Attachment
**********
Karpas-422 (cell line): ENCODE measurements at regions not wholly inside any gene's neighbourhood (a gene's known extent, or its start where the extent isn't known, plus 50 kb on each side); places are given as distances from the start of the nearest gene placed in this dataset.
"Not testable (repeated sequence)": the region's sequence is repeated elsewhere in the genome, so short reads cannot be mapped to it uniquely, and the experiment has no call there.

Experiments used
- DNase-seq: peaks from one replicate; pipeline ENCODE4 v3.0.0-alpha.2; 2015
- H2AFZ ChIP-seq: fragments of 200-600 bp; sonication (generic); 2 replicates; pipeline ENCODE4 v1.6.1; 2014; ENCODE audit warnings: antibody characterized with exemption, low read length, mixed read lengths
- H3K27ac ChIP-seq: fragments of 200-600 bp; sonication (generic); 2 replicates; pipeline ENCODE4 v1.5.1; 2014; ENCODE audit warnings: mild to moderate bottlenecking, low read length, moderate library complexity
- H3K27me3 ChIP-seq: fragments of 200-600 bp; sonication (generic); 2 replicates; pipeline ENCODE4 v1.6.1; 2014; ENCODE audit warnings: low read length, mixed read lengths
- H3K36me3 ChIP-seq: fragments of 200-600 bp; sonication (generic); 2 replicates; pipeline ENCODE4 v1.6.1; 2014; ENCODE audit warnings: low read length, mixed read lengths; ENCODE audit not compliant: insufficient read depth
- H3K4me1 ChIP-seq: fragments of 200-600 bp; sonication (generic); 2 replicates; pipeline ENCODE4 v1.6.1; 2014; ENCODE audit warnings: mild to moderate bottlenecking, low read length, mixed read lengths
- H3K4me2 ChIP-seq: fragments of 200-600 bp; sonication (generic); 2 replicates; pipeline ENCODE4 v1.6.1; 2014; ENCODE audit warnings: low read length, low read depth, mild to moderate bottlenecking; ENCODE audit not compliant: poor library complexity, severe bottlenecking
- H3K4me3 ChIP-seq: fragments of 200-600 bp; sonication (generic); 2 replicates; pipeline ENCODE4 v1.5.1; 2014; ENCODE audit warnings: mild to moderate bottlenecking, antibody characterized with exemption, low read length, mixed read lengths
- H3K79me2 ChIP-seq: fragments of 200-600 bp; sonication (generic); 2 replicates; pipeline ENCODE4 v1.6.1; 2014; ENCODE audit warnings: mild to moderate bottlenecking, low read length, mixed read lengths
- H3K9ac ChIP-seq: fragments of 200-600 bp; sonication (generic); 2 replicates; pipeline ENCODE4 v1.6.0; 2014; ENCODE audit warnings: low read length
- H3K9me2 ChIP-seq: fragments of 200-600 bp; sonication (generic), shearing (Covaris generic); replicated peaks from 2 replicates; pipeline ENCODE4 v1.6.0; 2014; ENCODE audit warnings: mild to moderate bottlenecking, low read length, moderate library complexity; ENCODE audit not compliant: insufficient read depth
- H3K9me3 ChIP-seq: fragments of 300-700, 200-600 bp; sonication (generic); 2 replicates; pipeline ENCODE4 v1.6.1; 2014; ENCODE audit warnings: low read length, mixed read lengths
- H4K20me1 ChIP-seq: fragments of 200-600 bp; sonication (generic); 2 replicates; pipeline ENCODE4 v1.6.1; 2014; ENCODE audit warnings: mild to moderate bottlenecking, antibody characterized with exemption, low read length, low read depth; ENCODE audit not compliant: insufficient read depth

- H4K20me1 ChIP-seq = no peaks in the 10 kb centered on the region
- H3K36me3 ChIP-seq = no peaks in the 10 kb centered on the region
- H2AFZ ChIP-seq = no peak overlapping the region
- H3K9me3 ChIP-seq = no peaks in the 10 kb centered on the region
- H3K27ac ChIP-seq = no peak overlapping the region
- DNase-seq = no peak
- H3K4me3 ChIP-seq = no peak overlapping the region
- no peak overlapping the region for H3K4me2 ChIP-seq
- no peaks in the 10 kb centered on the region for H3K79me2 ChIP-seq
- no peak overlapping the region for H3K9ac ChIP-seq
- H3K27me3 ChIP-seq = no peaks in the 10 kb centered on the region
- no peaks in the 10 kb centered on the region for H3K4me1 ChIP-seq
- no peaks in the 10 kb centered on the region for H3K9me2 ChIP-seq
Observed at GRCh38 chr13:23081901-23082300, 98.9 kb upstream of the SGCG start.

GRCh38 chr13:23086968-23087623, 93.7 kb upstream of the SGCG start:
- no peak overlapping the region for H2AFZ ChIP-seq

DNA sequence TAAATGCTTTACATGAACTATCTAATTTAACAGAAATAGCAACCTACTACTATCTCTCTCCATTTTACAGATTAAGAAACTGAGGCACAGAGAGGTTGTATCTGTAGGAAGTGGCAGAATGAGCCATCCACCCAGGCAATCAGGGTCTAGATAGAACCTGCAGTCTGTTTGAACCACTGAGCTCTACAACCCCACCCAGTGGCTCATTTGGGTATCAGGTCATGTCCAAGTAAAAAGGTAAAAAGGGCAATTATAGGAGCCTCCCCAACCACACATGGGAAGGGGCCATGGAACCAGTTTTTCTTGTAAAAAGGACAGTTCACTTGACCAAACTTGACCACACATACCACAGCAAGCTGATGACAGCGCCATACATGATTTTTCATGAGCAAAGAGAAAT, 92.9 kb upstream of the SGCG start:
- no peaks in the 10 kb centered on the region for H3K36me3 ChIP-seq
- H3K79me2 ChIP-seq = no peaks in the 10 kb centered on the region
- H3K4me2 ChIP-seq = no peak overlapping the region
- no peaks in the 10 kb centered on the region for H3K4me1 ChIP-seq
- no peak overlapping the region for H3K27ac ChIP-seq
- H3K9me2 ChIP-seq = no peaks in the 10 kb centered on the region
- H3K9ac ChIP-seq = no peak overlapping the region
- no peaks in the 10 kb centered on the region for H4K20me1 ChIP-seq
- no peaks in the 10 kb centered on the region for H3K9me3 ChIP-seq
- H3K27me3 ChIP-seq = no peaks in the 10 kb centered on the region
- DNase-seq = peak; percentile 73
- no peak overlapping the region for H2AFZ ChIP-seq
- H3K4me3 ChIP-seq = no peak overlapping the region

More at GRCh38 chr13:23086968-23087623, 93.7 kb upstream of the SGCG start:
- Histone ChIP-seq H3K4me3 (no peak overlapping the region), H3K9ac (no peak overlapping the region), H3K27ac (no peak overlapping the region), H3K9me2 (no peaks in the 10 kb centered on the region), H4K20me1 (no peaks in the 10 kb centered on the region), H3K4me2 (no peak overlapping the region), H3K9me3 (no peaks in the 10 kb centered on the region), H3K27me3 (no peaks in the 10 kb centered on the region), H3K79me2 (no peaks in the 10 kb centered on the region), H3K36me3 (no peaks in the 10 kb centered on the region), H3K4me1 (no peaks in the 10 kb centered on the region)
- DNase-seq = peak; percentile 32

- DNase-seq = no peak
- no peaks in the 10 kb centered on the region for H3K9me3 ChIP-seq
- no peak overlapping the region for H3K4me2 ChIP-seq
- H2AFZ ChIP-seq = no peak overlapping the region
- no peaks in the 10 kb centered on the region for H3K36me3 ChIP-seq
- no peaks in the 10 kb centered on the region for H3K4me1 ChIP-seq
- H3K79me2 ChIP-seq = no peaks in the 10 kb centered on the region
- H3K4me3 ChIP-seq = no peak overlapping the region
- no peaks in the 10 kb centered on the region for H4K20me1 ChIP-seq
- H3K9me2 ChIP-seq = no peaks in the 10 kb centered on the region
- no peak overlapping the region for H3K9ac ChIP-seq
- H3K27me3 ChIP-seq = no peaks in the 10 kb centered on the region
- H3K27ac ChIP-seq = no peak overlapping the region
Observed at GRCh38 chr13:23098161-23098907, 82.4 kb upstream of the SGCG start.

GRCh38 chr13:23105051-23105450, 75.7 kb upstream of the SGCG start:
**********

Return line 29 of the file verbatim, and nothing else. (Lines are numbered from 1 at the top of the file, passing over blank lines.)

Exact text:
- no peaks in the 10 kb centered on the region for H3K9me2 ChIP-seq